Amy Winehouse – Back to Black



It’s hard for me and I am sure many others to listen to this album without feeling some sadness.  This soulful, troubled rebel would be gone less than 4 years after its release.  Her pain is all over the album.  She bares herself to us testifying about her addiction, abusive relationships, her love, loneliness and despair.  It is a very personal record.  Throughout it all I can’t help myself from wondering “what could have been done to help her?” and if things had been different “what would she have brought us next?”

I guess I have hard time separating the Life from the Art.

“Rehab” opens the set list with its infectious and now famous “No, No, No” recant.  This retro, pop song of personal defiance produced by Mark Ronson is probably the biggest and most closely associated song with Winehouse.   From there the album continues introducing us to an eclectic blend of jazz, pop, soul and R&B tunes that create both a distinctive and familiar sound.   Amy’s cool brassy voice weaves effortlessly across upbeat and torch songs reminiscent of  Etta James from decades earlier.  Throughout,  vintage Motown melodies, soul singer phrasing, girl group harmonies and the reminiscent feel of Phil Spector’s Wall of Sound all provide a real collage of times gone by in a contemporary shell.


One of the nice parts of this project is that you get to come back to albums that you haven’t spent time with for a few years.  The standouts for me on this one are “Back to black”, “Tears dry on their own”, “You know I am no good” and “Love is a losing game”.  Each of these show a different piece of this artist’s unique intensity, abilities and personal experience.  In full disclosure, I expect to add these songs to a playlists this week.



When my dad first suggested that we listen to the Winehouse album next, I wasn’t quite sure what I was walking into.  I had heard the name many times, but I couldn’t really place the artist or the sound.  Once I listened to “Rehab” I recalled the upbeat, happy tune from when I was younger.  Now that I understand the words and their meaning, the pain and struggle are apparent as a darkness began to sweep over the song.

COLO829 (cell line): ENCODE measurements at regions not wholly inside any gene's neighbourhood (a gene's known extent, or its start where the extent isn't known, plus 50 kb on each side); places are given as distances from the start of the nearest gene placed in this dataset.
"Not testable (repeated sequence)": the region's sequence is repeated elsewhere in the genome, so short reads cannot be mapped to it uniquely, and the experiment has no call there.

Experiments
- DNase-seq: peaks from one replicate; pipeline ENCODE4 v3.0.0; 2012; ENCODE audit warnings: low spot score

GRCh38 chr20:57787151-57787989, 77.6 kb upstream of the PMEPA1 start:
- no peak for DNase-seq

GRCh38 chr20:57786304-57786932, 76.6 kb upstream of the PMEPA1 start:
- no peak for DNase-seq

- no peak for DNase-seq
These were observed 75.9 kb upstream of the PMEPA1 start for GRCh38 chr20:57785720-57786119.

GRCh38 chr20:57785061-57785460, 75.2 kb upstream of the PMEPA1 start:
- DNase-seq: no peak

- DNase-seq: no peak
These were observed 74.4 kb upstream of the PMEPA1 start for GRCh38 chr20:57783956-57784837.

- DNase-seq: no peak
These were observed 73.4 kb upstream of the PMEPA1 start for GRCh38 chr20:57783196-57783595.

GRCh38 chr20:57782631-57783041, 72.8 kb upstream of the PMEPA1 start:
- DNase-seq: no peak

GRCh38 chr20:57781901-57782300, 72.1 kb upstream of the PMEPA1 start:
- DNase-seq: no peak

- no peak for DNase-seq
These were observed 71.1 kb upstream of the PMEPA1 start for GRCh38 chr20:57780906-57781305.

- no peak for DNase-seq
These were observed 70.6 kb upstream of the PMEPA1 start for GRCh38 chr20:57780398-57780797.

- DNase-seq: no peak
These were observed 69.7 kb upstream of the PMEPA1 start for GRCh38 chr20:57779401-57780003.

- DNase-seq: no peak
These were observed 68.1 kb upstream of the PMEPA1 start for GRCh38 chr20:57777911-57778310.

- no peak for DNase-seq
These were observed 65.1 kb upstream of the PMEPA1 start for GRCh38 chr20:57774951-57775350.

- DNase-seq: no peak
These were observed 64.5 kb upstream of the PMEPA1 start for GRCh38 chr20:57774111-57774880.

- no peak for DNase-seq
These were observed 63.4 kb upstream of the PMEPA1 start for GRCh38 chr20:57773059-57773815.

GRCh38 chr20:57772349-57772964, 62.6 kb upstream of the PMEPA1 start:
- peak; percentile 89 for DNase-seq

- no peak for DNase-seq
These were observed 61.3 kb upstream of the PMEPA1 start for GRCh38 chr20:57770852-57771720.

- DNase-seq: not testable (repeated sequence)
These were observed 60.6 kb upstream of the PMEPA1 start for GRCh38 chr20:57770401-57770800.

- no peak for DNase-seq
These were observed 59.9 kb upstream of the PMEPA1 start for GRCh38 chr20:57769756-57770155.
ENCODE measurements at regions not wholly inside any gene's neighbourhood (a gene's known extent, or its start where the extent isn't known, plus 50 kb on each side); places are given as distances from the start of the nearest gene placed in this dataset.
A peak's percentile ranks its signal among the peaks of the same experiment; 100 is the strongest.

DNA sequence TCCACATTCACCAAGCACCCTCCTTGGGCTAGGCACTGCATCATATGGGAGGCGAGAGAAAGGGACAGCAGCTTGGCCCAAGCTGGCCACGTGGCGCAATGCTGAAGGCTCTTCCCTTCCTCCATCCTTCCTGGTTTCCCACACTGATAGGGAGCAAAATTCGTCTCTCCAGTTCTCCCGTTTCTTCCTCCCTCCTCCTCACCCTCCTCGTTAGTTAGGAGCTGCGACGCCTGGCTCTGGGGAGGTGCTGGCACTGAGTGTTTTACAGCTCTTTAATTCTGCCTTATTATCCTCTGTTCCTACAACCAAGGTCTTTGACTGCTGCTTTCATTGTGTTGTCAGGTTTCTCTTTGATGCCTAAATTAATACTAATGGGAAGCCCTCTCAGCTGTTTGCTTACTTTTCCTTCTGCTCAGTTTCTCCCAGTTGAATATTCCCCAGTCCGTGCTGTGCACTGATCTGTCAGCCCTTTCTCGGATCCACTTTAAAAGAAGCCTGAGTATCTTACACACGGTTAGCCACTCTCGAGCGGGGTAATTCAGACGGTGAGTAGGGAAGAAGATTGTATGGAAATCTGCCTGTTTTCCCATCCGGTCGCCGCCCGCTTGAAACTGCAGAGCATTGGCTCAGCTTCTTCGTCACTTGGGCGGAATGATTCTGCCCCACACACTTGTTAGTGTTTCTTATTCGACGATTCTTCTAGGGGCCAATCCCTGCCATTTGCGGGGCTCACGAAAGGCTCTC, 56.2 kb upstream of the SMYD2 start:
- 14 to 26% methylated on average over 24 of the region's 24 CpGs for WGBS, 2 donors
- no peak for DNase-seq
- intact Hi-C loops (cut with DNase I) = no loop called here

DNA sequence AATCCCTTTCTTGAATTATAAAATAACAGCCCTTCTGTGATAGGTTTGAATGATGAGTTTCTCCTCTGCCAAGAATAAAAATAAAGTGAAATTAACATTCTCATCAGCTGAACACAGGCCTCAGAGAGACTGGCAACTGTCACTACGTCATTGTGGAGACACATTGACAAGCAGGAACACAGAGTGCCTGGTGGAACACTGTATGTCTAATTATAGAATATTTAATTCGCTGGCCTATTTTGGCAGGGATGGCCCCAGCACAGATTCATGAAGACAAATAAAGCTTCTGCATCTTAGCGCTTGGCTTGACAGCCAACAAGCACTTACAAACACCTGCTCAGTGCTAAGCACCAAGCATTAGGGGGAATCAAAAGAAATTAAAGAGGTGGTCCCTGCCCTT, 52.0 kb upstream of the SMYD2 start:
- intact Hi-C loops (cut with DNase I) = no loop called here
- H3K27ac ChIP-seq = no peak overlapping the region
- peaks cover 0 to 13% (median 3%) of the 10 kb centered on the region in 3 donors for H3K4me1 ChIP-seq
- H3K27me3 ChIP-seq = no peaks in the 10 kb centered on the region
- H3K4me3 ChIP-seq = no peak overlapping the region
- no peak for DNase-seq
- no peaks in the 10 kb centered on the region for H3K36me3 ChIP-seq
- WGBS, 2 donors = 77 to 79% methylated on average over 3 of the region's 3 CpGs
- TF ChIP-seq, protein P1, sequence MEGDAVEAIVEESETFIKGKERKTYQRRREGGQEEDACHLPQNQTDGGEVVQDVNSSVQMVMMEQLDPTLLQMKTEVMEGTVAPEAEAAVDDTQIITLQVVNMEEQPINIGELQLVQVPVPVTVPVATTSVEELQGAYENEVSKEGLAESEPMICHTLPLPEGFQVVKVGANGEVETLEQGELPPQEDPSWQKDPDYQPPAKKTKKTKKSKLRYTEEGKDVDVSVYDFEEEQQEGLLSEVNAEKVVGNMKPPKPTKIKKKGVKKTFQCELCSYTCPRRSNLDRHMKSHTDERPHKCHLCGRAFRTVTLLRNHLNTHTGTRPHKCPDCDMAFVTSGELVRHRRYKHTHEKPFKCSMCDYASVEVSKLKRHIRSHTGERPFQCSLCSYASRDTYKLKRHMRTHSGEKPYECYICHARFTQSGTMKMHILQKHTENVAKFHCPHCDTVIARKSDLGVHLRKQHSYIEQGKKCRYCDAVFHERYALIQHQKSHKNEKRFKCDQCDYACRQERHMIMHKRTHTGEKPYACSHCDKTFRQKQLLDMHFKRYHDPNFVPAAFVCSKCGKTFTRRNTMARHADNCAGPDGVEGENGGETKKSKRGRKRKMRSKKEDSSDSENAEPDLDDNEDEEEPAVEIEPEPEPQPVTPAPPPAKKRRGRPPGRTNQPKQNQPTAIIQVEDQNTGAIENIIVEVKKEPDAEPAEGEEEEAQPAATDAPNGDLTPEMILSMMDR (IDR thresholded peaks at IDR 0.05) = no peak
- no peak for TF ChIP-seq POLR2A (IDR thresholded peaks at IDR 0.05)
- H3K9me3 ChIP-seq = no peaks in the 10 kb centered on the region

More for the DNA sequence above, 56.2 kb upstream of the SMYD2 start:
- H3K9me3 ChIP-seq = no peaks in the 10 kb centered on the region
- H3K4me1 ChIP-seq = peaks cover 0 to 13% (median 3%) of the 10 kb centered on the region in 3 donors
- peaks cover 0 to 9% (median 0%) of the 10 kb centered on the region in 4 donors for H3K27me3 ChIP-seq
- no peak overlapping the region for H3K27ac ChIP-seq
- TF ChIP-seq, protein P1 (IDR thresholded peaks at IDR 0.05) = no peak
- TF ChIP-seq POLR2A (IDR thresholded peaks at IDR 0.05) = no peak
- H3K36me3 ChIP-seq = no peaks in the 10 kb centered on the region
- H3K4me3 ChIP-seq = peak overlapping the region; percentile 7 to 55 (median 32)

I first listened to this album a couple of weeks before I wrote this.  I liked it but for some reason, it didn’t stick with me.  I listened to it again today and I felt completely different… I’ve  been overtaken by the soul echoing out of every word. The one thing I noticed in both listens is that her pain can be genuinely and authentically felt. There are lots of artists today that try to copy  Winehouse’s melancholy style but they fall short in the believably of what they are singing about.

I really agreed with my dad on the top songs: the piano riff playing on the offbeats in”Back To Black” and the Marvin Gaye-esque “Tears Dry On Their Own” are some of my favorites, along with the groove and background vocals of “Addicted”.  Hearing artists that are new to me is lots of fun.

Back to Black is #451 on the Rolling Stone Magazine 500 Greatest Albums of All Time list

I cheated myself

Like I knew I would 

I told you I was trouble

Yeah, you know that I’m no good